Windows Phone has a navigation bar like Android on the bottom of the screen, but Windows Phone lets you hide it by default. Also, instead of a multitasking button (or whatever your fragmented or skinned version of Android has for the third button in the bar), Windows Phone has a search button that you can use to type or speak questions to Cortana, which is Microsoft’s virtual assistant, like Siri or Google Now. Cortana is, of course, the AI from Halo, which is pretty cool if you ask me. I haven’t used Cortana much, but I also don’t use Siri or Google Now much.
To activate multitasking, you hold down the back button in the navigation bar. This is how you can close apps, but apparently if you press the back button after you open an app, that’ll also close it. I’m not sure that all apps behave like that from my experience, but that’s what I read when I first got the phone.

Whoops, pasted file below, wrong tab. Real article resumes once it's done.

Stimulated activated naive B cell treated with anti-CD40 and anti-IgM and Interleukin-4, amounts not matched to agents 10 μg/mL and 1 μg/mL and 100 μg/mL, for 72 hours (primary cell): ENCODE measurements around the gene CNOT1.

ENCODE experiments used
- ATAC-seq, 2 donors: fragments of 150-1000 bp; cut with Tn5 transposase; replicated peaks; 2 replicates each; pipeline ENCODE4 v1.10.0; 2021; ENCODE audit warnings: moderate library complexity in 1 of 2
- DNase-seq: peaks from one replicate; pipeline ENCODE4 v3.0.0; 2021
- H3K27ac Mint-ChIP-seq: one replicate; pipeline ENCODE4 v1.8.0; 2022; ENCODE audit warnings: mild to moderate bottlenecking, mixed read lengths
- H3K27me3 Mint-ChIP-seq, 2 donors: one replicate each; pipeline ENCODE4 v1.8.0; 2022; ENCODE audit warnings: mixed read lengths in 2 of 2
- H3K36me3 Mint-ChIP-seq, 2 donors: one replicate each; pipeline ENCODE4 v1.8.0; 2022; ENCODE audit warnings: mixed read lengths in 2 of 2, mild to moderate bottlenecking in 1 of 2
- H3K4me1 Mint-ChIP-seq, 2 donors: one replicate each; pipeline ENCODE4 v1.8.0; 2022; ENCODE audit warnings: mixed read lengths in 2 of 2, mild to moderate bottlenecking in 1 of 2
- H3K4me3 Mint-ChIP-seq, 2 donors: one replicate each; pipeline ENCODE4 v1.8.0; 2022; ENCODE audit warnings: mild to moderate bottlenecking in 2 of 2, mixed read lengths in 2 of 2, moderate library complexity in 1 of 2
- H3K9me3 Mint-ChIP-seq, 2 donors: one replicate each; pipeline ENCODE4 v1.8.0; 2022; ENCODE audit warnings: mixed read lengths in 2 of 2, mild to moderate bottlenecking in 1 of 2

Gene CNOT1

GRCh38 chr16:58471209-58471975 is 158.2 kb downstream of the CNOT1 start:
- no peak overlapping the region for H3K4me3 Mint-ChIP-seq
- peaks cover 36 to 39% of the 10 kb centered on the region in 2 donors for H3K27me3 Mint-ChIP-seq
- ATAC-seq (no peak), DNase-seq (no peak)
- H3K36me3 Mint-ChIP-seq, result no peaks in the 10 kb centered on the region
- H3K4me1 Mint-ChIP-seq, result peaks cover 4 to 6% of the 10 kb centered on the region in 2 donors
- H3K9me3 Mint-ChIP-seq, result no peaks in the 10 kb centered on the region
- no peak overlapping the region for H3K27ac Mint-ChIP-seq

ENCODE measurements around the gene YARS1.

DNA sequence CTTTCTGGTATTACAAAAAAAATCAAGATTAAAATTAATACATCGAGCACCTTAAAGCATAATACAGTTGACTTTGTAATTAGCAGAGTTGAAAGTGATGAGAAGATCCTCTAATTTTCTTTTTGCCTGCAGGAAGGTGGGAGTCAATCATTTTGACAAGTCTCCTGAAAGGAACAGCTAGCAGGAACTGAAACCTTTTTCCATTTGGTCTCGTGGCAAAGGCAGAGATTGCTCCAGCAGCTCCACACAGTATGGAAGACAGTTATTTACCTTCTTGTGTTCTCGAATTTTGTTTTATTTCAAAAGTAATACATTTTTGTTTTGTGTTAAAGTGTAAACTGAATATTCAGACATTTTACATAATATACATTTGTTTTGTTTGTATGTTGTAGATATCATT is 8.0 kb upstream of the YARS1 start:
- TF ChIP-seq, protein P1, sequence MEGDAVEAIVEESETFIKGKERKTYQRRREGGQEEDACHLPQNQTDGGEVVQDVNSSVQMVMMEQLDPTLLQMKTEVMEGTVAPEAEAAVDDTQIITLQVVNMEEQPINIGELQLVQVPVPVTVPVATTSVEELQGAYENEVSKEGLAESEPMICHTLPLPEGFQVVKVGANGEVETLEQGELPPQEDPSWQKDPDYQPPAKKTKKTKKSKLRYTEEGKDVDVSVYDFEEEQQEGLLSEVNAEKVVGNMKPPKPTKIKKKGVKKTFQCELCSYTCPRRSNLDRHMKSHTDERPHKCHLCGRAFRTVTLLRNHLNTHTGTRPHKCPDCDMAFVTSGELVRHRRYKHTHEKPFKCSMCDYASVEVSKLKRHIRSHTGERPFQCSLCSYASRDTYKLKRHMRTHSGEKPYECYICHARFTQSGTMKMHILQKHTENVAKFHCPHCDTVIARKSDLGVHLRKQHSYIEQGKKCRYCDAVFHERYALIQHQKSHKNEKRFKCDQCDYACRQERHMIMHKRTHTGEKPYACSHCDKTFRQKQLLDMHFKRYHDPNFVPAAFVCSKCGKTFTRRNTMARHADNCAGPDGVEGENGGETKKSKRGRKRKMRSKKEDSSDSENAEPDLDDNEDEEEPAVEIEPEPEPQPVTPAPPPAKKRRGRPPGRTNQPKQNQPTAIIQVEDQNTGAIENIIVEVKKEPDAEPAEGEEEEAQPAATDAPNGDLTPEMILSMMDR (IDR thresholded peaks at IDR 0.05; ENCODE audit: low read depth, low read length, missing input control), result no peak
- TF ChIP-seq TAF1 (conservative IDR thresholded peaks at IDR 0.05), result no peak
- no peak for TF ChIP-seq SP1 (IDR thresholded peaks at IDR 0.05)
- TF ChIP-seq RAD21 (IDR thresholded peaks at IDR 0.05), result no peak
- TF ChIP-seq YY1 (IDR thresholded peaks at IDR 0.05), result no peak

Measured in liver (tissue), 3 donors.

And speaking of apps, I guess that brings me to what is the most disappointing thing about Windows Phone – not only the lack of apps, but the lack of love that the apps get. It’s not solely Microsoft’s fault, but it is a part of the platform that is hard to ignore. The big names are there – Facebook, Twitter, Instagram, Hulu Plus, Netflix – but the Instagram app is still in beta, Microsoft makes the Facebook app, and neither Hulu Plus nor Netflix support Chromecast – a feature that iOS and Android have had on their respective Hulu and Netflix apps since Chromecast launched. Google won’t make apps for Windows Phone because they don’t want to legitimize the platform, and when Microsoft created a really stellar YouTube app, Google flat out broke the app on their end for what amounts to bullcrap reasons (“Don’t be evil,” right Google?). So Windows Phone doesn’t have an official YouTube app. Microsoft did the best they could and released an app that is essentially a launcher for the YouTube mobile site, and there are many third party YouTube apps (and that’s also the case for Instagram and Snapchat apps), but many of these third party apps are lacking and just aren’t as good as the official apps are on other platforms.